Prepare for rain. It is always raining during hurricanes and tropical storms. Sometimes, it even hails. Lots of rain means potential flooding. The last flash flood that hit RI took out Warwick's commercial zone. The mall was heavily damaged and the federal government even issued compensation during that previous tax season. Rain is not necessarily a big deal, it's the flash floods that you have to worry about. Don't expect to go out during a hurricane and don't be surprised to see area flooding. If you get caught in an area flood, remember to remain calm and call 911. Fire departments will do their best to assist in these situations. In extreme emergencies, the national guard might get called in to help.
Charge Your Phone
Make a habit of keeping your cell phones charged. Even if it is fully charged, keep it plugged in. That way, you'll sure to get the most life out of it if the power goes out. Most cell phones only last about 1 to 3 days depending. Smart phones generally last only 1 full day. Keep this in mind. Turn down the screen brightness. Close all unused apps. Do whatever you can to save battery.
Bug Out Bags
The last thing that you should do is create a BOB or "bug out bag". A BOB is a bag full of essentials popularized by hikers and survivalist. A bug out bag is the ultimate survival kit. There are no set rules as what you can put in a BOB but generally, people include a small first aid kit, some rope, some non perishable foods, bottled water, a knife/multi-tool, some flashlights, a radio and some spare batteries. Some other things that may be considered are clothing, cash, firearms, and fire starters. Setting a BOB is good planning. In an emergency, instead of running to the store scrambling to get all your gear, just grab your bug out bag and be ready. If you do decide to build a BOB, remember this important tip: Do not take anything out of your BOB!
Sometimes, when people set up BOB's, they take 1 or 2 things out of it in times where it may be more convenient. Don't do this. When you do this, you will forget to return or replace the item(s) that you took out. You may even rationalize it or say to yourself, "I'll put another bottle later." Then when a real emergency hits, you're missing a bottle of water, or some food. Treat your BOB as if it doesn't exist but don't forget about it!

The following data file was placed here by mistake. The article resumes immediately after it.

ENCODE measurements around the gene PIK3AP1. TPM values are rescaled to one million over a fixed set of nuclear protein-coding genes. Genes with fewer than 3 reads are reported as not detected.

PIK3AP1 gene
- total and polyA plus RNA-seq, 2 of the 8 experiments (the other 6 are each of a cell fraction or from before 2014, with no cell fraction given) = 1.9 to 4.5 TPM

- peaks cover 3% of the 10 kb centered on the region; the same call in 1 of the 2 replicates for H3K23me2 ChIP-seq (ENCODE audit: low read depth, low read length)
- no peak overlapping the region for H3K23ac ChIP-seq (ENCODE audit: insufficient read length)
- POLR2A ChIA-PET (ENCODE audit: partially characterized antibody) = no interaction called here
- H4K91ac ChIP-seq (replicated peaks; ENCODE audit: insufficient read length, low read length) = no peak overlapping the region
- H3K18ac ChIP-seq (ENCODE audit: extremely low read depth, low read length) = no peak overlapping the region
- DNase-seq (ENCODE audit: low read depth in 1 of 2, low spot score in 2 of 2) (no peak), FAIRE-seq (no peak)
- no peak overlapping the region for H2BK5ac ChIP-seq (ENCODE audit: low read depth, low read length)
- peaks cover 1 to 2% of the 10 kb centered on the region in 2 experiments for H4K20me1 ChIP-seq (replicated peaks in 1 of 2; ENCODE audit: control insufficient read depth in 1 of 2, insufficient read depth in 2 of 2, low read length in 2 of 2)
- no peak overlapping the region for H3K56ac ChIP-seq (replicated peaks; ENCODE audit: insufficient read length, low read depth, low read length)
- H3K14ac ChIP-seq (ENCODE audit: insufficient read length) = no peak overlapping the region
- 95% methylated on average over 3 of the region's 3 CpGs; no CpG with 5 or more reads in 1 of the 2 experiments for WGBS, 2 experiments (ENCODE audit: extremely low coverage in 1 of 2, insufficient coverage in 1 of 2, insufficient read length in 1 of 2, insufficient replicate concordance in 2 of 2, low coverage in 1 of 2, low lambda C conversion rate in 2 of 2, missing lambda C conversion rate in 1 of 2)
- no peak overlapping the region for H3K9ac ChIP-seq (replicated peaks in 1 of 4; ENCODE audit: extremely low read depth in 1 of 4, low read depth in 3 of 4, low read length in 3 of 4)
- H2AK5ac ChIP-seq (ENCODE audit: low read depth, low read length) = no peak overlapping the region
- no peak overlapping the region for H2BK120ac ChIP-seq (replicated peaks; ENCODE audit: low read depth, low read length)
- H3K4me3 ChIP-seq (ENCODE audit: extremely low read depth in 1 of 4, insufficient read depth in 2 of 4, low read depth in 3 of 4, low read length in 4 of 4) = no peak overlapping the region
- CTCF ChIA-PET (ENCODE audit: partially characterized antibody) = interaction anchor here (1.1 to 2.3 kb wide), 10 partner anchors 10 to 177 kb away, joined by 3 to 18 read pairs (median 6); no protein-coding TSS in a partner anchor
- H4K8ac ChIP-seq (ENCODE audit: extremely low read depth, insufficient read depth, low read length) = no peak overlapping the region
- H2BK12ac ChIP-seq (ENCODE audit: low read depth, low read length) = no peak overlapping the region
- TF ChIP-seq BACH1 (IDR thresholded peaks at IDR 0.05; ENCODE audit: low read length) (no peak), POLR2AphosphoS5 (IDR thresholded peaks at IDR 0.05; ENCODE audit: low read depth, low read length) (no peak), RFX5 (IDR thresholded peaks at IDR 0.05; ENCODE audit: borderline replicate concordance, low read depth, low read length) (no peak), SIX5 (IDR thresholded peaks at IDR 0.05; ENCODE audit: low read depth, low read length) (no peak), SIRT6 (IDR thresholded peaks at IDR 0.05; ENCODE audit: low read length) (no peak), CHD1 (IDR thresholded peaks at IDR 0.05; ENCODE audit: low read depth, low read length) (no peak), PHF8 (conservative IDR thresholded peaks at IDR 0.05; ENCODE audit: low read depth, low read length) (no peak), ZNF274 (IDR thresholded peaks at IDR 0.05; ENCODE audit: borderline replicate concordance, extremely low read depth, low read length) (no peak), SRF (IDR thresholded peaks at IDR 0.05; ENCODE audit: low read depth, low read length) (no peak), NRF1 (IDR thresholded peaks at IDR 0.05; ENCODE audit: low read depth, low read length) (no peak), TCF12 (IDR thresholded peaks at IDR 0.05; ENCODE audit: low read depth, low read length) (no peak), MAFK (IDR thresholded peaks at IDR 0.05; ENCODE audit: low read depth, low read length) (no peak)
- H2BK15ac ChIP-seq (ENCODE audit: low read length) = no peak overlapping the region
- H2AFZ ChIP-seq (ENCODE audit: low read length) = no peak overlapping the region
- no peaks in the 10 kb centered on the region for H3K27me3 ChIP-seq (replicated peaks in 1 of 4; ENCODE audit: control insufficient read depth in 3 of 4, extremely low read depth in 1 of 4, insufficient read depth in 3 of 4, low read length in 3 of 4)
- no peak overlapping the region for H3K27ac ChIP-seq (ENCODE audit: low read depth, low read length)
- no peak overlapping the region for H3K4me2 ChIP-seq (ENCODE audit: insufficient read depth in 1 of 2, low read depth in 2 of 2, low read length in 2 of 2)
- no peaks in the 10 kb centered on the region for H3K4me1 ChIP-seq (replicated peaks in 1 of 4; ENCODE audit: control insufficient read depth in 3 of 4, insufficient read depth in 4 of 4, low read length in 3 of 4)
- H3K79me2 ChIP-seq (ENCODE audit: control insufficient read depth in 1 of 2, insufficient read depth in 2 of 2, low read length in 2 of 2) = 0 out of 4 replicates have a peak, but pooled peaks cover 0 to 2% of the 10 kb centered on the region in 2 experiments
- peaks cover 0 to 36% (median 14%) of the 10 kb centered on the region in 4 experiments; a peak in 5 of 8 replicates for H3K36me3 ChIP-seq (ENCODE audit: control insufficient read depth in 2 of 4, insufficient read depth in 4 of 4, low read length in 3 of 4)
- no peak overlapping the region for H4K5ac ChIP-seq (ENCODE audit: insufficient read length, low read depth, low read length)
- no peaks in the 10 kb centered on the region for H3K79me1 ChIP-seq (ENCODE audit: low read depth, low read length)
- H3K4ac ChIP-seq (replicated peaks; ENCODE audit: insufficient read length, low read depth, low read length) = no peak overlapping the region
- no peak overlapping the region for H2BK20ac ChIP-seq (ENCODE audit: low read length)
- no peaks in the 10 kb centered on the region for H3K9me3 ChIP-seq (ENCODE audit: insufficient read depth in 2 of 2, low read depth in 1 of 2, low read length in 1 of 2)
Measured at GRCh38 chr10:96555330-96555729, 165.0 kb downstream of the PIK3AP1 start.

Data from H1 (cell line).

In 1953, the National Hurricane Center officially started naming hurricanes. Originally, hurricanes were only named after females. No reason was given. Perhaps hinting a metaphor and I'll leave it at that. In 1979, male names were adopted into the mix. The first hurricane of the season always starts with the letter "A", then "B", and so on. Note that a few letters are excluded in the naming process like "Q" and "U"
The "gender" of the hurricane alternates. For example, the most recent hurricane is "Earl" and the next one will be named "Fiona". There is a list of names and they get reused every 6 years. Some names are changed for example, "Ivan" was replaced by "Igor". Sometimes, hurricane names are retired. If a hurricane is particularly destructive and damaging, the name is retired due to the sensitivity surrounding the reuse of that name. 2 examples of this is hurricane Andrew of 1992 and hurricane Katrina of 2005.
These are some of my tips on how to prepare for a hurricane. Take these advice for what they are, advice. Remember to always use common sense. Thanks for reading!